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Thursday, July 6, 2017 12:10 am

Repairing the world

Rosenwald film tells story of Springfield-born philanthropist

Julius Rosenwald with students from a Rosenwald school. 
PHOTOS Courtesy of The National Center for Jewish Film & Ciesla Foundation

 

Julius Rosenwald (1862-1932) helped turn Sears, Roebuck and Co. from a middling mail order firm into a retail megalith. According to Wikipedia, between 1895 and 1907, annual sales of the company climbed “from $750,000 to upwards of $50 million” under his guidance. He used the resulting fortune to help build more than 5,000 schools in African-American communities throughout the pre-civil rights era South and eventually began a philanthropic fund which helped foster such talents as Maya Angelou, Zora Neale Hurston, Langston Hughes and James Baldwin. He also founded Chicago’s Museum of Science and Industry. Given all this, it seems like Rosenwald would be a household name.

“I can’t tell you how many people see the film and say, how come I’ve never heard of this man?” said Aviva Kempner, director of the documentary Rosenwald, which will be shown in Springfield this week, in a special joint presentation by the African-American History Museum and the Springfield Jewish Federation. “A lot of it has to do with his modesty – he didn’t want his name on things.”

According to the film, a large part of Rosenwald’s motivation for giving was based in his devotion to the essential Jewish principle of “tikkun olam” (Hebrew for “repair the world”), which requires the faithful to share their wealth with the less fortunate. Rosenwald also credited his upbringing in Springfield with his ethical outlook. His family home was across the street from the Lincolns’ and during his days as a lawyer in Springfield, Honest Abe himself had bought suits in his father’s store. Young Julius was too young to have encountered Lincoln personally but did sell programs at his memorial service. “Who could have known that years later he’d be involved in building schools where his picture would hang next to Lincoln’s?” said Kempner. “Not everyone can give away $62 million – about one billion today – but there’s a Rosenwald in all of us. The most important thing about the film is to inspire giving.”

Julius Rosenwald and Booker T. Washington at Tuskegee Institute, 1915.
PHOTOS Courtesy of The National Center for Jewish Film & Ciesla Foundation
There is a long but often forgotten legacy of the Jewish and African-American communities working together, Kempner pointed out. For Rosenwald’s part, as a Jew he identified with African-Americans as part of another “despised minority” and saw little difference between the lynchings then prevalent in the American South and the concurrent anti-semitic pogroms in Europe, in which the homes of Jews were burned and community members often killed in government-sanctioned raids.

One unique aspect of Rosenwald’s philanthropy was his insistence that any communities where he helped build schools had to come up with matching funds to complete the projects. Rosenwald would provide one-third of the required cost with the understanding that the black community would provide an additional third, with the final portion raised from the surrounding white communities. This was a way of encouraging a sense of ownership. At one point, Rosenwald offered to provide pre-fab kit homes from the Sears catalog to offset building costs, but this idea was blocked by his school-building partner, Booker T. Washington, who insisted on the importance of the schools being designed and built by community members, creating a sense of “sweat equity.” In the end, Rosenwald and Washington created a virtual alternative school system in the South and some of the film’s most moving passages are the emotional testimonials of many future luminaries (including Julian Bond, Angelou and U.S. Representative John Lewis) who owed their educations to the Rosenwald schools.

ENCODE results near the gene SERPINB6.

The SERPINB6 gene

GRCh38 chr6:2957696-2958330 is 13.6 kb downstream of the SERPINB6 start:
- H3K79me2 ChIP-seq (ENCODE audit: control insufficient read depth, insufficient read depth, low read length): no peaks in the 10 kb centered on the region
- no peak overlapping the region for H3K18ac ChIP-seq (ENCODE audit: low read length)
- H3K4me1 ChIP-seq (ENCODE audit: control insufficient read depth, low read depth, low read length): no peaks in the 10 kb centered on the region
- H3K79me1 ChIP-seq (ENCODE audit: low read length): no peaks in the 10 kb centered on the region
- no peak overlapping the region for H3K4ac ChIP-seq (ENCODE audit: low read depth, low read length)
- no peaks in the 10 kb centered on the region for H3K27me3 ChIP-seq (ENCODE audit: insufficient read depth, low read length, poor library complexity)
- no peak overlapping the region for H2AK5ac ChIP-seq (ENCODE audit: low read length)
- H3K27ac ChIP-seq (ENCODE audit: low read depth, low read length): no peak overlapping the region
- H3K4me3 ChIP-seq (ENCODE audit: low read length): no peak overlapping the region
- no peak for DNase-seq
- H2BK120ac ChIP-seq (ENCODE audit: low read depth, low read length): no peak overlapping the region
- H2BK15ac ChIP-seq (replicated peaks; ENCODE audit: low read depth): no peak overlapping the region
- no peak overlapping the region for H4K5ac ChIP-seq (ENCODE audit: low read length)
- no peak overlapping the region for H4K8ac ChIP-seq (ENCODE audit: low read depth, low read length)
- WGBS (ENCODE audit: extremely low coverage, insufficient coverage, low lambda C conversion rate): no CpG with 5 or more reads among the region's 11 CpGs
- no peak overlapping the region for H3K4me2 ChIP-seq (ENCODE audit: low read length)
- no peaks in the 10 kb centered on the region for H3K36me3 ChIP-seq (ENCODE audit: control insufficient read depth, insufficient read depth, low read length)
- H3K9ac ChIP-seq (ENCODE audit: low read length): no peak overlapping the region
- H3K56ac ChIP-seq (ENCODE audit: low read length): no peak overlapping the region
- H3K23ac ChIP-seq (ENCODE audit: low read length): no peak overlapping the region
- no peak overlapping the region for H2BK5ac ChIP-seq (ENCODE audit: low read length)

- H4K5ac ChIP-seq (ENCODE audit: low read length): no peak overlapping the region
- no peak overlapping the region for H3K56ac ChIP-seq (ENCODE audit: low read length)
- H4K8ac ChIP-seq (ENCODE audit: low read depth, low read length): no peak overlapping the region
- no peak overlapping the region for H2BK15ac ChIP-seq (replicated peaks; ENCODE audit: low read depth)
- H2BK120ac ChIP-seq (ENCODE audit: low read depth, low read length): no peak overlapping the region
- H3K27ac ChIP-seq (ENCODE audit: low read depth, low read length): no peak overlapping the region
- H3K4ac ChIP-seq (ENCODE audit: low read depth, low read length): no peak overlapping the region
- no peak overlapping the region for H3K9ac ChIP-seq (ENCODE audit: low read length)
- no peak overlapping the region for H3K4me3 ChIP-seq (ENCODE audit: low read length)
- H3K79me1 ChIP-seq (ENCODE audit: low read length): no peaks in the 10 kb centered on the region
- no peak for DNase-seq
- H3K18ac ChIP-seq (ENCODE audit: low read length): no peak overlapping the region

Ironically for such an influential educator, Rosenwald had left his schooling in Springfield at age 16 to apprentice at his grandfather’s business in Chicago, which led to his fortune and eventual philanthropy. “He was not a formally educated man, and he was self-conscious about it,” Kempner said. “Julius was very rich and very honorable.”  At one point in the film, Rosenwald is shown giving a speech in which he says in part:  “Don’t be fooled into believing that just because a man is rich that he is necessarily a smart man. There is ample proof to the contrary,” a line that Kempner says always gets a knowing laugh from audiences, who automatically make a distinctly 21st century association with the words of a man who passed away in the 1930s.

“The film has been shown hundreds of places and I’ve attended a lot of screenings but this is the one place I wish they had asked me to come,” Kempner said. “Springfield has a certain place in my heart.”

Rosenwald will be shown Saturday, July 15, at 4 p.m. Union Baptist Church, 1405 E. Monroe. 

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